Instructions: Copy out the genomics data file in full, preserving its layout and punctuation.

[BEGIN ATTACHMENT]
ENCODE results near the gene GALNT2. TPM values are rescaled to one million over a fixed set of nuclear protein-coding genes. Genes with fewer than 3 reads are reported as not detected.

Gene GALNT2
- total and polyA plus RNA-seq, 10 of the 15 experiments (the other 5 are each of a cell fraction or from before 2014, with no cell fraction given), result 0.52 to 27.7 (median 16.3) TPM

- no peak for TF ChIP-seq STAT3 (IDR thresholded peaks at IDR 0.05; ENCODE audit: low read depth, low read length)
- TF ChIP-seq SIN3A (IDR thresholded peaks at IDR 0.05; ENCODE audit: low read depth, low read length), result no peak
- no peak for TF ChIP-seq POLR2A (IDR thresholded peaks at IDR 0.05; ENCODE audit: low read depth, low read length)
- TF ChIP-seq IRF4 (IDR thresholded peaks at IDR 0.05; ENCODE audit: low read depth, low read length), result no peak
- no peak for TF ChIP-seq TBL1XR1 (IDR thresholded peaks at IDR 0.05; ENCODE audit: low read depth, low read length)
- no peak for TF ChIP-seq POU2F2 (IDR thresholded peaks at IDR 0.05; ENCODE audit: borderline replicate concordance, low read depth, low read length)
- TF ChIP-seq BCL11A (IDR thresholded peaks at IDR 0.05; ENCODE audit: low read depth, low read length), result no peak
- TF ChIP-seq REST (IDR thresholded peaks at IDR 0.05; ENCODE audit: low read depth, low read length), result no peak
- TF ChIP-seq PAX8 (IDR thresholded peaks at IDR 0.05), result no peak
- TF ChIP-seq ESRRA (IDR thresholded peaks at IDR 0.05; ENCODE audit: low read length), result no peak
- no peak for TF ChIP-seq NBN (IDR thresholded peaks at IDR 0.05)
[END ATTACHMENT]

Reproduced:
ENCODE results near the gene GALNT2. TPM values are rescaled to one million over a fixed set of nuclear protein-coding genes. Genes with fewer than 3 reads are reported as not detected.

Gene GALNT2
- total and polyA plus RNA-seq, 10 of the 15 experiments (the other 5 are each of a cell fraction or from before 2014, with no cell fraction given), result 0.52 to 27.7 (median 16.3) TPM

- no peak for TF ChIP-seq STAT3 (IDR thresholded peaks at IDR 0.05; ENCODE audit: low read depth, low read length)
- TF ChIP-seq SIN3A (IDR thresholded peaks at IDR 0.05; ENCODE audit: low read depth, low read length), result no peak
- no peak for TF ChIP-seq POLR2A (IDR thresholded peaks at IDR 0.05; ENCODE audit: low read depth, low read length)
- TF ChIP-seq IRF4 (IDR thresholded peaks at IDR 0.05; ENCODE audit: low read depth, low read length), result no peak
- no peak for TF ChIP-seq TBL1XR1 (IDR thresholded peaks at IDR 0.05; ENCODE audit: low read depth, low read length)
- no peak for TF ChIP-seq POU2F2 (IDR thresholded peaks at IDR 0.05; ENCODE audit: borderline replicate concordance, low read depth, low read length)
- TF ChIP-seq BCL11A (IDR thresholded peaks at IDR 0.05; ENCODE audit: low read depth, low read length), result no peak
- TF ChIP-seq REST (IDR thresholded peaks at IDR 0.05; ENCODE audit: low read depth, low read length), result no peak
- TF ChIP-seq PAX8 (IDR thresholded peaks at IDR 0.05), result no peak
- TF ChIP-seq ESRRA (IDR thresholded peaks at IDR 0.05; ENCODE audit: low read length), result no peak
- no peak for TF ChIP-seq NBN (IDR thresholded peaks at IDR 0.05)